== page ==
Earlier in the spring, there was a Toy Story merchandise stand by Buzz Lightyear’s Space Ranger Spin (shaped like the claw with aliens atop it), but that was removed. Presumably, this occurred as Walt Disney World tries to consolidate its Toy Story offerings into Toy Story Land.
It’ll be interesting to see whether Buzz Lightyear’s Space Ranger Spin is re-imagined. It seems the concept could be swapped out for minimal investment–and be touted as something new.
Unfortunately, spring was also the end of the iCan robot. This was totally cheesy and bizarre, but it also fulfilled my “at least it made me chuckle a bit” standard for Tomorrowland ’18, so I was a fan. We poured one out for you, iCan.
That’s not iCan above, but it is one of the vignettes in the Tomorrowland Transit Authority PeopleMover. Recently, there have been rumors of adding show scenes and a permanent Incredibles narration (among other things) to the PeopleMover. I haven’t had a chance to check into the veracity of these, but with the PeopleMover in desperate need of an extended maintenance refurbishment (and being more popular than ever), I could see this happening.
Speaking of maintenance refurbishments, Space Mountain has had its exit re-routed in what I’m assuming was an unplanned move.
The first day this occurred, the wall to the right in this photo was not up, and you could see into the TRON Lightcycle Power Run construction area. There isn’t a ton to see there yet.
In terms of modifications to Tomorrowland to accommodate the aesthetic of TRON Lightcycle Power Run, the bare minimum is a paint scheme change.
This has been occurring for the last couple of years throughout the land, from the rocks at the entranceway to Carousel of Progress and the exterior of the PeopleMover. Each of these has looked fine in isolation, but none are cohesive with the current overarching style of Tomorrowland, let alone TRON’s style. Ultimately, I think much more than new paint is needed. Hopefully we start to see bigger changes in the next couple of years.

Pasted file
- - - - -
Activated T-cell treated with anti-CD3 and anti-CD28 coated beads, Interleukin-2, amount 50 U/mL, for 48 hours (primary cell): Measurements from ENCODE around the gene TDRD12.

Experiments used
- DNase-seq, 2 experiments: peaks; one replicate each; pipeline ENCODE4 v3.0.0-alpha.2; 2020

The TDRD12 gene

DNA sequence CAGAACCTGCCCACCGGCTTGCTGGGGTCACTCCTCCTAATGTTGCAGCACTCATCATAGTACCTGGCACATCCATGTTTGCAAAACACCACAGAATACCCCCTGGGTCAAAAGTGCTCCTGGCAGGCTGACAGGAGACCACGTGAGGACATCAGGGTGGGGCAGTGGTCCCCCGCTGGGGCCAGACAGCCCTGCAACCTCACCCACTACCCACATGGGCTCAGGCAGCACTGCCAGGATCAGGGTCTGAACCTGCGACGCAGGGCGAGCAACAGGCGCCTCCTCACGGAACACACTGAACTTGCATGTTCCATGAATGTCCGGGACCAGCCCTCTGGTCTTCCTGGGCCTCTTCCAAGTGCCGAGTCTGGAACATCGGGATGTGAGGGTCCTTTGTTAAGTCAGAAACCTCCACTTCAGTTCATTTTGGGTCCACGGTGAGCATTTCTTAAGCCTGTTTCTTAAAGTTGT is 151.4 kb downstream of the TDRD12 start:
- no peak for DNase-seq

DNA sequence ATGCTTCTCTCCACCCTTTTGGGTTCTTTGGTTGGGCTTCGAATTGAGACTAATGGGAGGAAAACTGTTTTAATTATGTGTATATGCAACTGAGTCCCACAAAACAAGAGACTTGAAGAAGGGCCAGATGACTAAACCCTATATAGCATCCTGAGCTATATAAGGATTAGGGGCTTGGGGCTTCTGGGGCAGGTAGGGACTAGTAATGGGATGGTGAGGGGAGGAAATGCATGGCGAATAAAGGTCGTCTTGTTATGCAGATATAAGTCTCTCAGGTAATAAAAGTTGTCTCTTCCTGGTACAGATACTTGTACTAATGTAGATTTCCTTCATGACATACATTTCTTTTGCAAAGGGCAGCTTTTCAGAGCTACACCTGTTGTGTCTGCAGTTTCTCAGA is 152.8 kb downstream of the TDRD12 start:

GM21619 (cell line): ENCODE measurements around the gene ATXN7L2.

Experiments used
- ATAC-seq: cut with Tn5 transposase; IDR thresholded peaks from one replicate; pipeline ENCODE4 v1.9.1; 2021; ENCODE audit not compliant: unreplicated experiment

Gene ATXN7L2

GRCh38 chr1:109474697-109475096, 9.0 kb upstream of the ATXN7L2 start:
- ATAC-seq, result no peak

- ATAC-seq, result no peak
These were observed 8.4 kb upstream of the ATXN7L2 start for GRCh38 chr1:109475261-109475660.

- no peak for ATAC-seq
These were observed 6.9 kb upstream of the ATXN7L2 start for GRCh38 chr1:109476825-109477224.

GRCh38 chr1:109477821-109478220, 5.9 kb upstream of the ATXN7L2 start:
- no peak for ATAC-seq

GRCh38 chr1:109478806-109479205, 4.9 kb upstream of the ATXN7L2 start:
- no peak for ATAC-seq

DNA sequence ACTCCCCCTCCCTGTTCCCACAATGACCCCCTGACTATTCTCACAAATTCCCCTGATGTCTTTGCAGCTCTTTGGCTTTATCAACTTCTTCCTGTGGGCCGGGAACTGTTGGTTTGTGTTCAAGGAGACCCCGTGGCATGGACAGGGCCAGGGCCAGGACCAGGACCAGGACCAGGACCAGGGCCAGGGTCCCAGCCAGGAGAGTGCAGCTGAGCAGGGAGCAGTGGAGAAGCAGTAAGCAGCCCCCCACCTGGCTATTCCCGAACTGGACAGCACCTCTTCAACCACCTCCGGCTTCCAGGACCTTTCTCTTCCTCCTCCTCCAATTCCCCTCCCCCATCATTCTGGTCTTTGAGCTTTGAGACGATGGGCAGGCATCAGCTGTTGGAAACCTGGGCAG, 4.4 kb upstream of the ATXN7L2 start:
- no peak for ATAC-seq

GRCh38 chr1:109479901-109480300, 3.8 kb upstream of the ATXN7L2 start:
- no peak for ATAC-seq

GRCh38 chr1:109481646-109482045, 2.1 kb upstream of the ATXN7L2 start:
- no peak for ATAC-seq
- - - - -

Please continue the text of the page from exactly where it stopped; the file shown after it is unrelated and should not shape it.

Finally, on our way out of Tomorrowland, we’ll stop by the famous (infamous?) Purple Wall, which has received a fresh coat of paint and a couple of new designs. It looks nice.
The Purple Wall is another thing about which I have very mixed feelings. I actually don’t dislike it, but I do think it’s a surprisingly complicated topic well beyond the scope of this post.
In totally unrelated news, there’s a new Starbucks “You Are Here” mug for Tomorrowland. I guess I buried the lede here, as this mug is unquestionably the coolest part of this update.
What I really love is that they (apparently?) designed this like 3 years ago, and included only Tomorrowland ’94 goodness. I know not everyone was a fan of this incarnation of Tomorrowland, but it’s the one of my childhood, and I absolutely adore it.
Overall, this snapshot of Tomorrowland in Summer ’18 is probably not what it’ll look like a year from now, much less 3 years from now when TRON Lightcycle Power Run opens. From aesthetic changes to larger refreshes and even some overhauls or replacements to existing attractions, a lot is going to be changing in Tomorrowland. Hope you enjoyed this look at the land’s current status, and where it might be heading next…
What do you think of Incredible Tomorrowland Expo? Are there specific changes you’d like to see in Tomorrowland, or an aesthetic you’d like to see embraced for the overall look of the land? Any questions we can help you answer? Hearing your feedback is both interesting to us and helpful to other readers, so please share your thoughts below in the comments!